Commit 49d86dc9 authored by Jeff Kirsher's avatar Jeff Kirsher Committed by Jonathan Corbet

README: Update version number reference

When 4.0 is released, the README should reflect the new numbering.
Signed-off-by: 's avatarJeff Kirsher <jeffrey.t.kirsher@intel.com>
Signed-off-by: 's avatarJonathan Corbet <corbet@lwn.net>
parent 654d2e7c
Linux kernel release 3.x <http://kernel.org/>
Linux kernel release 4.x <http://kernel.org/>
These are the release notes for Linux version 3. Read them carefully,
These are the release notes for Linux version 4. Read them carefully,
as they tell you what this is all about, explain how to install the
kernel, and what to do if something goes wrong.
......@@ -62,11 +62,11 @@ INSTALLING the kernel source:
directory where you have permissions (eg. your home directory) and
unpack it:
gzip -cd linux-3.X.tar.gz | tar xvf -
gzip -cd linux-4.X.tar.gz | tar xvf -
or
bzip2 -dc linux-3.X.tar.bz2 | tar xvf -
bzip2 -dc linux-4.X.tar.bz2 | tar xvf -
Replace "X" with the version number of the latest kernel.
......@@ -75,16 +75,16 @@ INSTALLING the kernel source:
files. They should match the library, and not get messed up by
whatever the kernel-du-jour happens to be.
- You can also upgrade between 3.x releases by patching. Patches are
- You can also upgrade between 4.x releases by patching. Patches are
distributed in the traditional gzip and the newer bzip2 format. To
install by patching, get all the newer patch files, enter the
top level directory of the kernel source (linux-3.X) and execute:
top level directory of the kernel source (linux-4.X) and execute:
gzip -cd ../patch-3.x.gz | patch -p1
gzip -cd ../patch-4.x.gz | patch -p1
or
bzip2 -dc ../patch-3.x.bz2 | patch -p1
bzip2 -dc ../patch-4.x.bz2 | patch -p1
Replace "x" for all versions bigger than the version "X" of your current
source tree, _in_order_, and you should be ok. You may want to remove
......@@ -92,13 +92,13 @@ INSTALLING the kernel source:
that there are no failed patches (some-file-name# or some-file-name.rej).
If there are, either you or I have made a mistake.
Unlike patches for the 3.x kernels, patches for the 3.x.y kernels
Unlike patches for the 4.x kernels, patches for the 4.x.y kernels
(also known as the -stable kernels) are not incremental but instead apply
directly to the base 3.x kernel. For example, if your base kernel is 3.0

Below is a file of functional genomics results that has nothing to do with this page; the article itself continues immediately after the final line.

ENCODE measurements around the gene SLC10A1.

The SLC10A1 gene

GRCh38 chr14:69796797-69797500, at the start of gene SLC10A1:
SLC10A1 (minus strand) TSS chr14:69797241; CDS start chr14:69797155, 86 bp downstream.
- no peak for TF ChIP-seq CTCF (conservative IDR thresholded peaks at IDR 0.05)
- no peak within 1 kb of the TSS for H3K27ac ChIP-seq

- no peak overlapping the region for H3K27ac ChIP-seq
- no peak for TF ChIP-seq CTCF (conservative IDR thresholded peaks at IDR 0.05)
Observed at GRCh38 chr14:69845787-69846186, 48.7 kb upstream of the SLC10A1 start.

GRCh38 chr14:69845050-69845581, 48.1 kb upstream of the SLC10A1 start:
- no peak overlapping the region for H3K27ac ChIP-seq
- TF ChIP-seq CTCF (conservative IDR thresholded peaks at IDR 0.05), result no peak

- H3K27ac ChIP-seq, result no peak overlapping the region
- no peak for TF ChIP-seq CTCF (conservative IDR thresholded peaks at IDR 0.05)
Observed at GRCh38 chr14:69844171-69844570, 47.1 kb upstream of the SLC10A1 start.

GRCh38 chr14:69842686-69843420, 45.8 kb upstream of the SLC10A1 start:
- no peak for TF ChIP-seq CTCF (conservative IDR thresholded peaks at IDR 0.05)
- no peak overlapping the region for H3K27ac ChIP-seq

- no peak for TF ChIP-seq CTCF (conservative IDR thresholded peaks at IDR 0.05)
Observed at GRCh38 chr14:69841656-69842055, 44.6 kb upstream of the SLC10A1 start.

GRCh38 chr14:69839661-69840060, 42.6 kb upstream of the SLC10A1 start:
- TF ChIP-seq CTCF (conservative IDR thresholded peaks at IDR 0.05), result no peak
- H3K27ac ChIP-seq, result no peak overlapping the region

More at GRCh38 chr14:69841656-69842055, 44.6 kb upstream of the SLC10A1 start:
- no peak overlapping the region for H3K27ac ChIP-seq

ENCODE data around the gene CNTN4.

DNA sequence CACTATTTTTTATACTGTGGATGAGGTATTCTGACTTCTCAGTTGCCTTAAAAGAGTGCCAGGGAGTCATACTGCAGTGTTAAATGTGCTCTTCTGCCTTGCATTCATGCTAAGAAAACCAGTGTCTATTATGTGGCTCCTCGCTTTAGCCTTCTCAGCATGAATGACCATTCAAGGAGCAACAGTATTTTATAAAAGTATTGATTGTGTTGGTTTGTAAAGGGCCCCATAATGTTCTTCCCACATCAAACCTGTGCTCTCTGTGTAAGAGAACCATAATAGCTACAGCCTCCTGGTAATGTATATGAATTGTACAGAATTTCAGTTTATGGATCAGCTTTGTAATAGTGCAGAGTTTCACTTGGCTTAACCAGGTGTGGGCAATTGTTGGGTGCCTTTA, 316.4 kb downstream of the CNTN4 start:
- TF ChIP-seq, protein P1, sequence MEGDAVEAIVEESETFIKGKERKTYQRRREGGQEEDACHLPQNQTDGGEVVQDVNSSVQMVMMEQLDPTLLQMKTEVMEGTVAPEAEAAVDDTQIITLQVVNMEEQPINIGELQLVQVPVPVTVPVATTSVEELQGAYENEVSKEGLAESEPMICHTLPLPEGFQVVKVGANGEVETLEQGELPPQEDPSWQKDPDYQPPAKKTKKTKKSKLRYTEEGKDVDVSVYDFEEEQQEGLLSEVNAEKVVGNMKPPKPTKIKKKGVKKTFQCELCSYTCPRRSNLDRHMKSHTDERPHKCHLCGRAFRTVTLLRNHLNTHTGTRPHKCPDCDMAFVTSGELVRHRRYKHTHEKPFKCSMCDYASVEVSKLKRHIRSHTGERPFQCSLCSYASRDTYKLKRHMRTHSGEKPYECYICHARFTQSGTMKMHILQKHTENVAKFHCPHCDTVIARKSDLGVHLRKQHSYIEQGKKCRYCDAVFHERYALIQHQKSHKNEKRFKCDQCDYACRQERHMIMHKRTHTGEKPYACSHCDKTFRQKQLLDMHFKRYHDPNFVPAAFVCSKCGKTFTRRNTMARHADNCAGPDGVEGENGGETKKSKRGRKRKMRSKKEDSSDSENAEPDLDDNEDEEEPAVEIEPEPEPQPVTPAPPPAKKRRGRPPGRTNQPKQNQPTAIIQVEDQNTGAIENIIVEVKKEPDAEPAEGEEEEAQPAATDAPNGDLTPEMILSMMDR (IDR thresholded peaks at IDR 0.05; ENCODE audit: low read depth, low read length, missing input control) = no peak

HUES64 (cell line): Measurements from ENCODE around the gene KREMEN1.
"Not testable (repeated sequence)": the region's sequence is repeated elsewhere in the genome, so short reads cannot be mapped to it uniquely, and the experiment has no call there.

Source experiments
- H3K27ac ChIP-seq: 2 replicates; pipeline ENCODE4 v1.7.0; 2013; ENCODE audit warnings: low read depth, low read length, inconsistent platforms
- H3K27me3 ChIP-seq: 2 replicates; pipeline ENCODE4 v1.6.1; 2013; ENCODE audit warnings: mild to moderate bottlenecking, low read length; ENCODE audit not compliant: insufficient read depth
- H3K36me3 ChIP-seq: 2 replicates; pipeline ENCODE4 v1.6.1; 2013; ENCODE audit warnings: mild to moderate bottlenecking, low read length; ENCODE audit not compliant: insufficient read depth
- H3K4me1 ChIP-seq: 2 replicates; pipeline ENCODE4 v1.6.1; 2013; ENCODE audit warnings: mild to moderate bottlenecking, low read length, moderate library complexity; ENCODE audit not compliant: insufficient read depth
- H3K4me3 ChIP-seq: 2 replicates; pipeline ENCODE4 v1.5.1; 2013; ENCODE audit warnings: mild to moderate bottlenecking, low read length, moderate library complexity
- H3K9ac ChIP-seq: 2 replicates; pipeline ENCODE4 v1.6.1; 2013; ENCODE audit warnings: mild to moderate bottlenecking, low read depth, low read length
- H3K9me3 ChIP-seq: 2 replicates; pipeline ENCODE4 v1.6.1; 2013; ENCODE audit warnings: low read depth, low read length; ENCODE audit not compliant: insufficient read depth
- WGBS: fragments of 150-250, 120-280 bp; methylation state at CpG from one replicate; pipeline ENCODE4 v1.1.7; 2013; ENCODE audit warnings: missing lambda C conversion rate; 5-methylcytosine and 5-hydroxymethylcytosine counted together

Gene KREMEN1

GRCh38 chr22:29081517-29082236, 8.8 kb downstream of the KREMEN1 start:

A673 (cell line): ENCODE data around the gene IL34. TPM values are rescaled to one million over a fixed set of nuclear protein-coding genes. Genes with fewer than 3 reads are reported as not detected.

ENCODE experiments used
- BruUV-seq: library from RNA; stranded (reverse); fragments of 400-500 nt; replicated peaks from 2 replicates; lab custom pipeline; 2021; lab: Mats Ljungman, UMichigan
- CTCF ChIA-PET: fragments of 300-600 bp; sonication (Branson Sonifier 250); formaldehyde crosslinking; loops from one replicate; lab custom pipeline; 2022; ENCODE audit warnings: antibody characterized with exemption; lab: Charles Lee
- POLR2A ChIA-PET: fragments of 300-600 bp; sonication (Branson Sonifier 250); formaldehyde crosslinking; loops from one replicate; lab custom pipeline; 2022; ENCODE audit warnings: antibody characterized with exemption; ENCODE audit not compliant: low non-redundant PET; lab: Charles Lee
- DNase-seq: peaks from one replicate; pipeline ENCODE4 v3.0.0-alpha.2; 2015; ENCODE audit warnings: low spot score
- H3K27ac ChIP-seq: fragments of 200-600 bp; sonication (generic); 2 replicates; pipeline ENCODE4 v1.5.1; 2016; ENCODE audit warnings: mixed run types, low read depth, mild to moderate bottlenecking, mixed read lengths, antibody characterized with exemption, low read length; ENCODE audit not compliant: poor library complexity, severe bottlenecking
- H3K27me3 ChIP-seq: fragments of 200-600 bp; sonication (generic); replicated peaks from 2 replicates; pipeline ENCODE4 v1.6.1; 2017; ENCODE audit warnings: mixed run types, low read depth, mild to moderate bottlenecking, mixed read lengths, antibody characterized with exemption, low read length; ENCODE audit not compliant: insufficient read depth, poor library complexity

and you want to apply the 3.0.3 patch, you must not first apply the 3.0.1
and 3.0.2 patches. Similarly, if you are running kernel version 3.0.2 and
want to jump to 3.0.3, you must first reverse the 3.0.2 patch (that is,
patch -R) _before_ applying the 3.0.3 patch. You can read more on this in
directly to the base 4.x kernel. For example, if your base kernel is 4.0
and you want to apply the 4.0.3 patch, you must not first apply the 4.0.1
and 4.0.2 patches. Similarly, if you are running kernel version 4.0.2 and
want to jump to 4.0.3, you must first reverse the 4.0.2 patch (that is,
patch -R) _before_ applying the 4.0.3 patch. You can read more on this in
Documentation/applying-patches.txt
Alternatively, the script patch-kernel can be used to automate this
......@@ -120,7 +120,7 @@ INSTALLING the kernel source:
SOFTWARE REQUIREMENTS
Compiling and running the 3.x kernels requires up-to-date
Compiling and running the 4.x kernels requires up-to-date
versions of various software packages. Consult
Documentation/Changes for the minimum version numbers required
and how to get updates for these packages. Beware that using
......@@ -137,12 +137,12 @@ BUILD directory for the kernel:
place for the output files (including .config).
Example:
kernel source code: /usr/src/linux-3.X
kernel source code: /usr/src/linux-4.X
build directory: /home/name/build/kernel
To configure and build the kernel, use:
cd /usr/src/linux-3.X
cd /usr/src/linux-4.X
make O=/home/name/build/kernel menuconfig
make O=/home/name/build/kernel
sudo make O=/home/name/build/kernel modules_install install
......
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